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Making Your Net Work

Posted in Business Development

When we hear business development-oriented lawyers talk about all the wondrous things evolving social media technology can do to their (or their firm’s) market visibility and reach, we’re reminded of the story of the backwoods recluse who wins a new automatic dishwasher in a contest. When a neighbor runs into him in town and asks how he likes this life-changing bit of modern technology, the rustic shakes his head and scoffs, “well, it ain’t worth a tinker’s damn.  I’ve had it for two weeks now, and so far it hasn’t even cleared the table.”

Skilled social media navigators frequently brag about all the people they are “networked in” with –  scores, hundreds or even thousands of LinkedIn connections, Twitter followers or FaceBook friends. And you have to admit that the multiplier-effect potential of today’s digital technology is pretty astonishing. Social media certainly does seem to bring the entire world within reach.

But once you get it in reach, what happens then?

For many introverted, autonomous lawyers, the answer is…absolutely nothing. We cultivate these lovely long lists of contacts, and we think and act as if having a bunch of electronic synapses means that the nerves are firing and meaningful message content is actually being communicated among all the cells.  Not true.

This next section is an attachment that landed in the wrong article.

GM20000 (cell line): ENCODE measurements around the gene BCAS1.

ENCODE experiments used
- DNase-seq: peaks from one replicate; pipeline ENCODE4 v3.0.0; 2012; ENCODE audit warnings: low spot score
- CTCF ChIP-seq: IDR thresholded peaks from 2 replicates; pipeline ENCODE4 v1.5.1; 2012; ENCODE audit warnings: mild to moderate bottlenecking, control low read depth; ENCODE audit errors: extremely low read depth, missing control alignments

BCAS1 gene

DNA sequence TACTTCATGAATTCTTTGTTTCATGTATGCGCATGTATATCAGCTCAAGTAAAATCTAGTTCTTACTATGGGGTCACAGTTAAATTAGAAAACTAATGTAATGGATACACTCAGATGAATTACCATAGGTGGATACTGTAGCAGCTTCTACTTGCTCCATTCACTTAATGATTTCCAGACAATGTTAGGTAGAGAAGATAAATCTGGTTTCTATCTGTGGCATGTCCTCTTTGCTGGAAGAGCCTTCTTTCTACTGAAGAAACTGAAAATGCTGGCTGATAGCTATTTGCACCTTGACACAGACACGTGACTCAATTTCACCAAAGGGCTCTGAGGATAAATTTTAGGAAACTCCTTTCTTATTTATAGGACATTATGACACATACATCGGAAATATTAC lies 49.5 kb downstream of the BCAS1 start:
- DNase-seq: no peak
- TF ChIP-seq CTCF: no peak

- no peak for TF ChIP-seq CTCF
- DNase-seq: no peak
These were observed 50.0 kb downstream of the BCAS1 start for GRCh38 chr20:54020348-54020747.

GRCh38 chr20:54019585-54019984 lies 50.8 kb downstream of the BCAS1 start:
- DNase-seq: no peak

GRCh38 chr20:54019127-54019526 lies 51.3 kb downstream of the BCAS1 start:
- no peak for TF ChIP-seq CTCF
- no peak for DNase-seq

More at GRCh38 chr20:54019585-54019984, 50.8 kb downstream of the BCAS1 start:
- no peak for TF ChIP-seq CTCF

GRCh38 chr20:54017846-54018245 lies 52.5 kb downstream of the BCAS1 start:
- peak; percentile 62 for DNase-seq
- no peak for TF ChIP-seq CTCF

Those who gauge networking success by the sheer number of contacts they can cultivate digitally need to get this through their heads: You are not “networked” unless you make your net work, which is to say, unless you work your net.

A Relationship Game, Not a Numbers Game

Particularly when you are using networking for business development, your networking efforts must extend beyond simply reaching out and touching someone (or a lot of someones). All networkers – whether zealous or reluctant – must remember this: Contact Does Not Mean Impact. 

A robo-caller may succeed in contacting me when I pick up my phone, but has no chance whatever of impacting me before I hang up. Or I may say yes to your LinkedIn request (and I usually do; what harm can saying yes do?), but that contact does not mean we have forged a functioning relationship.

It is far more important to know how to trigger an interpersonal impact, and in successful networking, impact – positive, actionable impact — comes from one activity in particular: following up on initial contact.

Okay, I See You.  Now What?

Yeah, yeah, we know you’re going to tell us that powerful, positive impact also comes from visibility. All those articles you write, blogs you post, your Super Lawyer award (six years in a row), your year as Chairman of the Bar Association. Yeah, they count.  They do help bolster your brand, your image, your rep, your cred.  But truth to tell, they generally do not translate directly into business — into new client relationships, into client trust and rapport – into mutually interdependent interactions. Those things come most and best from the impact that results from face-to-face interactions, from relationships that have a nuanced personal dimension.